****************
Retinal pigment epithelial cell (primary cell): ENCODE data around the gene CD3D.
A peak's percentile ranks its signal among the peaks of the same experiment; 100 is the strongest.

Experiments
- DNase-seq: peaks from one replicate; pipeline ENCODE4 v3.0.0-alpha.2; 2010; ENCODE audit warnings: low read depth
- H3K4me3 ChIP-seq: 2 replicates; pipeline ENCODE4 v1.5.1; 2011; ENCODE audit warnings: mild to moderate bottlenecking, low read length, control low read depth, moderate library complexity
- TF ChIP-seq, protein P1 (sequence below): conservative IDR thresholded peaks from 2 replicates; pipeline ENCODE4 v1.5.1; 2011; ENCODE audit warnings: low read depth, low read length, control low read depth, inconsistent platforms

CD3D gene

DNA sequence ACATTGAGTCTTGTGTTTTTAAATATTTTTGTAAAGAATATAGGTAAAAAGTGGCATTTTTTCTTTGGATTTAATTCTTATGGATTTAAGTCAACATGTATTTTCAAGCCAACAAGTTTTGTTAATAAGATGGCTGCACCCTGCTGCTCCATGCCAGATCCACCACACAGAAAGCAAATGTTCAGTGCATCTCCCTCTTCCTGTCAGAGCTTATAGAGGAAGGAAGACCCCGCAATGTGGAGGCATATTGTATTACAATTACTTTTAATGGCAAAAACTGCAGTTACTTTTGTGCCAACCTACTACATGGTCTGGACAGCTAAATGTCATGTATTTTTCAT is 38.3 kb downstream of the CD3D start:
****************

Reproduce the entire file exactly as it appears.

Retinal pigment epithelial cell (primary cell): ENCODE data around the gene CD3D.
A peak's percentile ranks its signal among the peaks of the same experiment; 100 is the strongest.

Experiments
- DNase-seq: peaks from one replicate; pipeline ENCODE4 v3.0.0-alpha.2; 2010; ENCODE audit warnings: low read depth
- H3K4me3 ChIP-seq: 2 replicates; pipeline ENCODE4 v1.5.1; 2011; ENCODE audit warnings: mild to moderate bottlenecking, low read length, control low read depth, moderate library complexity
- TF ChIP-seq, protein P1 (sequence below): conservative IDR thresholded peaks from 2 replicates; pipeline ENCODE4 v1.5.1; 2011; ENCODE audit warnings: low read depth, low read length, control low read depth, inconsistent platforms

CD3D gene

DNA sequence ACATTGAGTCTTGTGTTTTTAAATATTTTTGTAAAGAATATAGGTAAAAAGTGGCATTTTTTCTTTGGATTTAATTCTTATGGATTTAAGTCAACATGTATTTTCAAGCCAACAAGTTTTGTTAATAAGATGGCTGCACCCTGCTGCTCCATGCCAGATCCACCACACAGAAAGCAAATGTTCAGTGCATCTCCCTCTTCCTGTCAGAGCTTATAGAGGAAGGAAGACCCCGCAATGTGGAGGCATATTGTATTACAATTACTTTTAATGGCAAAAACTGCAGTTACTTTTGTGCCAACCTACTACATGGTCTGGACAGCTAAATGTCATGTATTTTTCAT is 38.3 kb downstream of the CD3D start: